Haunted Paxton Manor (Leesburg)
This allegedly haunted property was established in 1872 by Charles Paxton, an affluent businessman from Pennsylvania. Upon moving to Leesburg with his wife Rachel three years prior, Paxton acquired more than 700 acres of verdant farmland and commissioned an enormous mansion designed by architect Henry Dudley.
Inspired by the villas of Italy, Dudley’s vision included a two-and-a-half story, 20,000 square-foot main residence with a façade of rich brown and soft pink sandstone. In contrast to the elegant simplicity of the home’s exterior, the inside featured lavish marble accents, a grand central staircase and elaborate attention to detail. It even included a central heating system, an almost unimaginable luxury at the time.
Sadly, Rachel Paxton spent most of her golden years living alone in the enormous estate; Charles Paxton died in 1899, and their daughter Margaret passed the following year. In her will, Rachel directed that the property be used to help less-fortunate children in the community—one of her great passions in life.
The property was converted into an orphanage in 1921 and now operates as Paxton Campus, providing underprivileged children and their families assistance with shelter, health care, education and other needs.
Belle Isle Ruins (Richmond)
This 540-acre island in the James River played a significant role at several points in U.S. history, starting with its initial Native American inhabitants and subsequent exploration by English colonist John Smith. A nail factory was constructed on the island in the early 19th century, and its remains are still easily visible on the east side of the island.
The island may be best known for its association with the Civil War, when it was used as a Confederate prison camp designed to hold more than 3,000 Union soldiers, though it reportedly contained as many as 10,000 Union POWs at its peak. Thousands of soldiers are known to have perished while in captivity on Belle Isle, although their remains have been relocated.
On the south end of the island, a vacant hydroelectric plant from the early 20th century is still standing, and you can also see the ruins of a defunct storage facility for oil and explosives.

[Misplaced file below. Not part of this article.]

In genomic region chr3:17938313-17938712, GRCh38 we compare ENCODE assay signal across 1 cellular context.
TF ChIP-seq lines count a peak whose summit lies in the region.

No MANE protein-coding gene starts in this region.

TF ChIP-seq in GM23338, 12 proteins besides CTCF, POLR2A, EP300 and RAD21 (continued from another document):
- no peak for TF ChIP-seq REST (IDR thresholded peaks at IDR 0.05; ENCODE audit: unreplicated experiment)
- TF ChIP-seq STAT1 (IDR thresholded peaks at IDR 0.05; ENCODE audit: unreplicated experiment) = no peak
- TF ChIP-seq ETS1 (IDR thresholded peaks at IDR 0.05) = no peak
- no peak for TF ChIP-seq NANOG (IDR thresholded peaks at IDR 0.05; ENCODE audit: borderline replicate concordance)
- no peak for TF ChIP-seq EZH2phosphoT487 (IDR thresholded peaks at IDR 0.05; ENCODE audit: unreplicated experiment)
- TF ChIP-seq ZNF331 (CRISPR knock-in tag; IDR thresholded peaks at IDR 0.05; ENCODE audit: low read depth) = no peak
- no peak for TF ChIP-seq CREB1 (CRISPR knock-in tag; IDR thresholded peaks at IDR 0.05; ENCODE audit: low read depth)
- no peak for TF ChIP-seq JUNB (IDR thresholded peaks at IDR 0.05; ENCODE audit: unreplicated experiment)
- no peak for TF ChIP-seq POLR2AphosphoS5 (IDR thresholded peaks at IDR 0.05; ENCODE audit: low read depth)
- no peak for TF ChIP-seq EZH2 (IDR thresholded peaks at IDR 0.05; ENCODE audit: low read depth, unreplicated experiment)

Today, the island has been transformed into a tranquil state park, accessible via a multi-use path under the Robert E. Lee Bridge on its north side or via the bridge near 22nd Street on the southern end. In addition to exploring the historic ruins, visitors can enjoy kayaking, canoeing and fishing as well as hiking, biking and equestrian trails. All in all, a beautiful example of the incredible abandoned places in Virginia.
Lorton Reformatory (Lorton)
This correctional campus originally opened in 1910 as the Occoquan Workhouse, where non-violent offenders operated the on-site farm as they completed their short sentences. A reformatory facility was added in 1914, and inmates completed construction on a 10-acre high-security penitentiary in 1938. When the District of Columbia Department of Corrections was organized in 1946, the Lorton campus was added to its jurisdiction.
A youth center for prisoners aged 18 to 22 was added in 1960 after the federal Youth Corrections Act of 1950 created demand for additional rehabilitation opportunities for young offenders. Located near the prison’s dairy farm, the youth facility sought to provide inmates with trade skills and education that would help them become productive members of society upon their release.
Over the decades, the Lorton campus expanded to more than 3,500 acres, yet was still known for its overcrowded conditions and outdated facilities. In 2002, the complex closed its doors, transferring many of its inmates to Federal Bureau of Prisons facilities.
Fairfax County acquired the property and transformed it into the Workhouse Arts Center, restoring many of the old buildings to provide space for cultural arts displays, courses and other events. Athletic fields have also been added to the grounds, which are still surrounded by the old prison guard towers. Despite this, it remains a must-see when looking for abandoned places in Virginia.
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Abandoned Virginia Renaissance Faire (Fredericksburg)
For a handful of years in the late 1990s, the Virginia Renaissance Faire offered visitors a glimpse into medieval history, with its replicas of tower-topped castles, feudal villas and even a faux ship docked in the small pond on the property. Performers strolled the grounds, providing shows and other entertainment, and a modest cohort of regional Renaissance Faire enthusiasts frequented the park.
However, the swampy conditions, swarms of insects and remote location proved too much of a challenge for the endeavor, and operations ceased after just two seasons. Some of the props were relocated to a similar business in Wisconsin, but most of the larger structures were abandoned where they stood. Today, the buildings are in advanced stages of decay and tattooed with graffiti and paintball strikes.
Visitors should keep in mind that the site is private property patrolled by the Stafford County Sheriff’s Department, and it’s also heavily used by a local sports club for hunting, target practice and other potentially hazardous activities. It represents one of the most dangerous to visit urban exploration locations and abandoned places in Virginia.